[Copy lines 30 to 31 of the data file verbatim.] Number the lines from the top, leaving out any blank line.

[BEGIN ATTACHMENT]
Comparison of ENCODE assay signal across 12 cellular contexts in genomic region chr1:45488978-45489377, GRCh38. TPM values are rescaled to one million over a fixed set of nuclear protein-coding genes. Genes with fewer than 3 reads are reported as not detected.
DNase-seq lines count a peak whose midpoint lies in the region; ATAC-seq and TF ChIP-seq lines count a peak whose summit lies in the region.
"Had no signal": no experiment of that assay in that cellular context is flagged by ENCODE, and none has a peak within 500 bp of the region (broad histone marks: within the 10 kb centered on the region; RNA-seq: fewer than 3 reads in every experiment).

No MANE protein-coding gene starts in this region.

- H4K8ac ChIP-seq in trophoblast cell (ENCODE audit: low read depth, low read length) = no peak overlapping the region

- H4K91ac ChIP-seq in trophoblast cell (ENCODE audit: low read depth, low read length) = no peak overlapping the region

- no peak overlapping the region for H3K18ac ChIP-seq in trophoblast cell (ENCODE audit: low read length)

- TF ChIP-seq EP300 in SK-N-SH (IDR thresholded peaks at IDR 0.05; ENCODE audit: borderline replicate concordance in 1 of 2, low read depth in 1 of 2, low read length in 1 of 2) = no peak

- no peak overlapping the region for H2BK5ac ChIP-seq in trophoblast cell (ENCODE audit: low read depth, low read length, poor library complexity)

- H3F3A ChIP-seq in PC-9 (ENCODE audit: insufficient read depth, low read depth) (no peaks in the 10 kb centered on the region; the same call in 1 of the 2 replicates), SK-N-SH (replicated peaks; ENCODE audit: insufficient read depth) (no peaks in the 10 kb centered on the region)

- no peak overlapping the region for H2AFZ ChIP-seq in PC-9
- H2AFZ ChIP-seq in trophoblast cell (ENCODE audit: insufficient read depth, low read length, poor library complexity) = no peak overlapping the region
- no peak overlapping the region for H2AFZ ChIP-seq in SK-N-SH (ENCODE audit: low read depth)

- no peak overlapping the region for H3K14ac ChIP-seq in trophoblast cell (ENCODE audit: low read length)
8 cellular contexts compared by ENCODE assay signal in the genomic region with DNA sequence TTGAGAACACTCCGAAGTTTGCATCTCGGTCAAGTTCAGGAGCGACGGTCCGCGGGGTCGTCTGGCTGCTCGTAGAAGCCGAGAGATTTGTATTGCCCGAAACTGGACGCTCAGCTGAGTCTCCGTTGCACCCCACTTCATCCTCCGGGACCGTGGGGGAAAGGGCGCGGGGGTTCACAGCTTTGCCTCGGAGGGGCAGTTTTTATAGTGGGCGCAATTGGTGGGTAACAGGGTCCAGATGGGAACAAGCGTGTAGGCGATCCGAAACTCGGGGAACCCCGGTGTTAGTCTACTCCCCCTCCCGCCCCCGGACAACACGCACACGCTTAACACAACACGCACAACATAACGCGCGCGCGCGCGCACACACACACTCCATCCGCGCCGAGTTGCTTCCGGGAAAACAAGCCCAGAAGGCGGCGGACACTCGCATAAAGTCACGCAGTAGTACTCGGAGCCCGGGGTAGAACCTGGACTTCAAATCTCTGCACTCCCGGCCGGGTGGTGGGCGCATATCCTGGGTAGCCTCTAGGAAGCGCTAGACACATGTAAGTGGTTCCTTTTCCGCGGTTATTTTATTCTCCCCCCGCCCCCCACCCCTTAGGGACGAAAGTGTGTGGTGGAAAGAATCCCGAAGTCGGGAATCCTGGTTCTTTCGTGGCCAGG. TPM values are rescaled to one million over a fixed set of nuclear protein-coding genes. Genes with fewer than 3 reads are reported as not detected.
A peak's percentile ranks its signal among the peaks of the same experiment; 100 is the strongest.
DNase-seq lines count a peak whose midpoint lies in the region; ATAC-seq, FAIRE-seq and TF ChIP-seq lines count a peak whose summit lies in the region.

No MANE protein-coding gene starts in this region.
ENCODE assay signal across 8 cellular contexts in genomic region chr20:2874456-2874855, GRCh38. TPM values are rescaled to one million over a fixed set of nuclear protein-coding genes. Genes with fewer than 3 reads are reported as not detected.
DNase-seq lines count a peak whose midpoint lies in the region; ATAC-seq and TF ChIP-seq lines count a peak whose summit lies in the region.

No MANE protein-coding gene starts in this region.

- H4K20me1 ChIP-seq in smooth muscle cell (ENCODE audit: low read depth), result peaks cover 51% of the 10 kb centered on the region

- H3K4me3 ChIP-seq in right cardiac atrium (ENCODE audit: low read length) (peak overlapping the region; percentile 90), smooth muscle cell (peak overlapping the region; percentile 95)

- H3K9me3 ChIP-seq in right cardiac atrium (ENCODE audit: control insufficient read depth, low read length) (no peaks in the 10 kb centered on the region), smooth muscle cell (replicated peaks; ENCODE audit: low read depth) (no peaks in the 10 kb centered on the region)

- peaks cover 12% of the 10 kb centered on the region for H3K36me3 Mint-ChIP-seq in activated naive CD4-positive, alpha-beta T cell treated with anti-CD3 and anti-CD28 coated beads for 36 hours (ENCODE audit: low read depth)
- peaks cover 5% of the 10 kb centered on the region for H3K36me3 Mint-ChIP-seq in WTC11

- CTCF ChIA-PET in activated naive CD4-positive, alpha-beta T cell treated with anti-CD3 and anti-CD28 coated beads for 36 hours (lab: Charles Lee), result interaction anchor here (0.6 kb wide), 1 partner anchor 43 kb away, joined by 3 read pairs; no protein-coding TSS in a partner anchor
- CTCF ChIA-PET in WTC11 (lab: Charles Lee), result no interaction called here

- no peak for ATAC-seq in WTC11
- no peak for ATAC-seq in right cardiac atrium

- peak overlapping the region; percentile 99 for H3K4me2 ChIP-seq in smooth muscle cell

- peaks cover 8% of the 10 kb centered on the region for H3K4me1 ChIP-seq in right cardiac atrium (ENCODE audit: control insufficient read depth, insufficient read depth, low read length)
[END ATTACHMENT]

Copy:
- no peak for ATAC-seq in right cardiac atrium

- peak overlapping the region; percentile 99 for H3K4me2 ChIP-seq in smooth muscle cell